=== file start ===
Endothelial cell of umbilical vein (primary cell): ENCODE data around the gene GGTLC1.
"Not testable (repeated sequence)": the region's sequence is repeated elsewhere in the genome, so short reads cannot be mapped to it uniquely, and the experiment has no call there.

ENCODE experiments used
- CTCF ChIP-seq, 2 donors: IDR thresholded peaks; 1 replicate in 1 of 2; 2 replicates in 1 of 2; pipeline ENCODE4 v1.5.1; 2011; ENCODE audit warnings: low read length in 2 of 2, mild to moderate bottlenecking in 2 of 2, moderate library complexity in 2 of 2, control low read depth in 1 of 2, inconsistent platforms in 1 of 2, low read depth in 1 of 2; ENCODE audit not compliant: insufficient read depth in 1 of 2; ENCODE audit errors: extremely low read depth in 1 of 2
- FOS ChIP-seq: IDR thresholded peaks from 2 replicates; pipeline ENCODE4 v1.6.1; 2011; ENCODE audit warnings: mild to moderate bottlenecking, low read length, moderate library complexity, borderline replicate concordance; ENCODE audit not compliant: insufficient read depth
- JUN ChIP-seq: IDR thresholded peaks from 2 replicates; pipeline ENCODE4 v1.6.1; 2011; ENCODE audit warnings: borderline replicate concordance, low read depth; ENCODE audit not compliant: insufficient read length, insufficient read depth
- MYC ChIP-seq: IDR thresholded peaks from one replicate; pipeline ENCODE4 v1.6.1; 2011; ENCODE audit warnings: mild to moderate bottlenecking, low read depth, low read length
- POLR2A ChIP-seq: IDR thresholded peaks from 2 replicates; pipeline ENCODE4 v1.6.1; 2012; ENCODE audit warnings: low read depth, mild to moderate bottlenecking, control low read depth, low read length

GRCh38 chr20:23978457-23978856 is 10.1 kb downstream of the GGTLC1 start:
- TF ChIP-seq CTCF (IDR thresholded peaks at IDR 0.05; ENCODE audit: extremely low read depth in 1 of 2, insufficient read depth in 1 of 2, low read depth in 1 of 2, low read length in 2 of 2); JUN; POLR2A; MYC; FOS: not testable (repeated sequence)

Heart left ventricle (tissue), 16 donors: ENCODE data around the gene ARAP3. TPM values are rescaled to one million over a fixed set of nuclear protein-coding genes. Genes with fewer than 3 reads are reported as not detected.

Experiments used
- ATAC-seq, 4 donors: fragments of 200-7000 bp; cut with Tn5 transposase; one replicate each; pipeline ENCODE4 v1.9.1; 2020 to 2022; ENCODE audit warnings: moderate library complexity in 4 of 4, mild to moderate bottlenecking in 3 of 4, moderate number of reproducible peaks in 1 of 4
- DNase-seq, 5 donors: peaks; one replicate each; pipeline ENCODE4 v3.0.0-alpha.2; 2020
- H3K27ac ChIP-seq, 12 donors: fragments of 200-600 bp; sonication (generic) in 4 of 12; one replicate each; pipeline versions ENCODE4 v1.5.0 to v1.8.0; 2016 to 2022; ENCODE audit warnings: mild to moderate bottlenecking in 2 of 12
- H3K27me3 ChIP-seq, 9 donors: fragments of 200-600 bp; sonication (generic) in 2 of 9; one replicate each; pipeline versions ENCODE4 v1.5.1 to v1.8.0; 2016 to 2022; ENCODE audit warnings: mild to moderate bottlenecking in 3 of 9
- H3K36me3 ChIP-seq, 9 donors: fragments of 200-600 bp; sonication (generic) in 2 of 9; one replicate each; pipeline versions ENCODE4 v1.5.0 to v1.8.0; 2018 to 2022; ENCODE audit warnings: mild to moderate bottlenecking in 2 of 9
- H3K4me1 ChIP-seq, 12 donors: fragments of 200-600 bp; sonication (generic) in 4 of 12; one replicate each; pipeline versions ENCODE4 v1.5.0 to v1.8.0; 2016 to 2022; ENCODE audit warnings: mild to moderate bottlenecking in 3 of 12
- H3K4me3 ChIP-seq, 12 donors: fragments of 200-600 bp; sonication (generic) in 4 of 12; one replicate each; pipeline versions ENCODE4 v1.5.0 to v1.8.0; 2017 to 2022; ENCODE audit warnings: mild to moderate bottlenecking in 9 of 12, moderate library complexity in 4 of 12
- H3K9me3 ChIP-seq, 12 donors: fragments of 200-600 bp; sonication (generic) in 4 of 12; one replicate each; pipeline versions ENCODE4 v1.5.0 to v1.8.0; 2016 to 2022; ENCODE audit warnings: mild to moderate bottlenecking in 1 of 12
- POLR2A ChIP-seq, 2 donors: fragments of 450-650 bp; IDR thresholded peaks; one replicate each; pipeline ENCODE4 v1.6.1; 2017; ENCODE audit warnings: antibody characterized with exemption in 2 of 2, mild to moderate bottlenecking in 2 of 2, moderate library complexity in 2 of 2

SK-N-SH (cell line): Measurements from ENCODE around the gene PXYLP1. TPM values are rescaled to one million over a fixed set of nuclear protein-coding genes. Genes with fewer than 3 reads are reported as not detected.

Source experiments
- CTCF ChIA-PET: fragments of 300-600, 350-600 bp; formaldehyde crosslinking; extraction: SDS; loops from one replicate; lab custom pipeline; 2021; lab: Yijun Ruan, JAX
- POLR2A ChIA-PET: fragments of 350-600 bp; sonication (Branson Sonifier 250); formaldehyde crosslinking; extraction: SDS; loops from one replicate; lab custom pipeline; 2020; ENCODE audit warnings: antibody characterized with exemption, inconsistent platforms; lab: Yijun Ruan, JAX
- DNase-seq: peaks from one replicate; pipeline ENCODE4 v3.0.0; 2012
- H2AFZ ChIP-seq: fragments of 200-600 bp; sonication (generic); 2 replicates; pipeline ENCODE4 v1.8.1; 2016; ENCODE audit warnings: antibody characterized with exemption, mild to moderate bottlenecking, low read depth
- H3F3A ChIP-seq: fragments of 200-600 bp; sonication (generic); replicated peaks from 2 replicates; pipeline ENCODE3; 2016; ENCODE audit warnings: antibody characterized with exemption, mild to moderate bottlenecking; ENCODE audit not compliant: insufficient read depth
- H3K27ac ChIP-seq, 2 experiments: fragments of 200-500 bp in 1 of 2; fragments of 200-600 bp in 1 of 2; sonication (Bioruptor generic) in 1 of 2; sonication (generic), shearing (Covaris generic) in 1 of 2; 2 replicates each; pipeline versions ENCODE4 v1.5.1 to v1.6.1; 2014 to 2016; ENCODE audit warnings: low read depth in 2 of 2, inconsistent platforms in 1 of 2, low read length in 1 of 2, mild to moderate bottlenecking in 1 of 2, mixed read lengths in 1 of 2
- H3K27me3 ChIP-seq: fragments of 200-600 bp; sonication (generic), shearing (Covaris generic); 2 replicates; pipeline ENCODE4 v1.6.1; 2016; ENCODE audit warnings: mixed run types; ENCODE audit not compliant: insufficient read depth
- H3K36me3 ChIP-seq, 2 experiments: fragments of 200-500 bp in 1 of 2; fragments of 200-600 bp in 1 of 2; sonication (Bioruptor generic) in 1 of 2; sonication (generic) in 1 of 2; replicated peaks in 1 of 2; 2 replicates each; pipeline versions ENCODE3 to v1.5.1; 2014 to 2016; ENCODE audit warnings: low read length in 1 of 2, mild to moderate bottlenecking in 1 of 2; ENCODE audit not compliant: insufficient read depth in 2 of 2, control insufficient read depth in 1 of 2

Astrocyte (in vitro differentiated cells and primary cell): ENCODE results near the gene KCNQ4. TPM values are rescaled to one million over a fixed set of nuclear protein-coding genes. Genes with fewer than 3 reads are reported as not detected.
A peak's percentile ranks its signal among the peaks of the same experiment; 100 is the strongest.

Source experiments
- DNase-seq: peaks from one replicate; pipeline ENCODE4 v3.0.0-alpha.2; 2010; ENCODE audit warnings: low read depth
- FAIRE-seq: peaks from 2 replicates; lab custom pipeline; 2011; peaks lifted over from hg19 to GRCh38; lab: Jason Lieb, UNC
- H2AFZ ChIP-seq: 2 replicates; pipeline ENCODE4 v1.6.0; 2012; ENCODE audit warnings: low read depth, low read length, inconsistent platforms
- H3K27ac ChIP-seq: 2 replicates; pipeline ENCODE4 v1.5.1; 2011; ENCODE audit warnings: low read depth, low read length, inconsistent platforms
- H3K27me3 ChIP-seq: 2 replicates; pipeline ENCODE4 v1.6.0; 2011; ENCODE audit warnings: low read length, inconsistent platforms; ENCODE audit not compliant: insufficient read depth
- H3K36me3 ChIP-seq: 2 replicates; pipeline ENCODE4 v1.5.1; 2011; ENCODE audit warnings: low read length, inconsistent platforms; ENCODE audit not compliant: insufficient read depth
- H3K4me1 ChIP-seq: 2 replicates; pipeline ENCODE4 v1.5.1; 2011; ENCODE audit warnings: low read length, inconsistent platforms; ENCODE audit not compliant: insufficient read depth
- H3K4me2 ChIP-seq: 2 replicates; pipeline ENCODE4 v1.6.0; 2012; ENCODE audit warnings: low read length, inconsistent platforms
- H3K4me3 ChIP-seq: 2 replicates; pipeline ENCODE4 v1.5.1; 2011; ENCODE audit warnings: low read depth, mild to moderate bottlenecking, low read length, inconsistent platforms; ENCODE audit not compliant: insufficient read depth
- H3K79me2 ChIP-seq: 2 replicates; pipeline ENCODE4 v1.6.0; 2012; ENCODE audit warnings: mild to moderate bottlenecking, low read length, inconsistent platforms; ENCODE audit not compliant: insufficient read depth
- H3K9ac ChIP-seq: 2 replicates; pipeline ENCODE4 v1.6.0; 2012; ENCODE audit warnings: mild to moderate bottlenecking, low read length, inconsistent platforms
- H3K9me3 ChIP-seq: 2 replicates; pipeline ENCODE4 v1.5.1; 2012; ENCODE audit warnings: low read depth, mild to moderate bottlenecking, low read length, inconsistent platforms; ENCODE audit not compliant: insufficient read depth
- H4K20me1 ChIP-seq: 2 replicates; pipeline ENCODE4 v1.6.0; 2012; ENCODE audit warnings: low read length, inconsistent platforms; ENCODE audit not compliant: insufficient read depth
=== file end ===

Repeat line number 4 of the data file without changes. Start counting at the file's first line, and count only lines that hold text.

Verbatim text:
- CTCF ChIP-seq, 2 donors: IDR thresholded peaks; 1 replicate in 1 of 2; 2 replicates in 1 of 2; pipeline ENCODE4 v1.5.1; 2011; ENCODE audit warnings: low read length in 2 of 2, mild to moderate bottlenecking in 2 of 2, moderate library complexity in 2 of 2, control low read depth in 1 of 2, inconsistent platforms in 1 of 2, low read depth in 1 of 2; ENCODE audit not compliant: insufficient read depth in 1 of 2; ENCODE audit errors: extremely low read depth in 1 of 2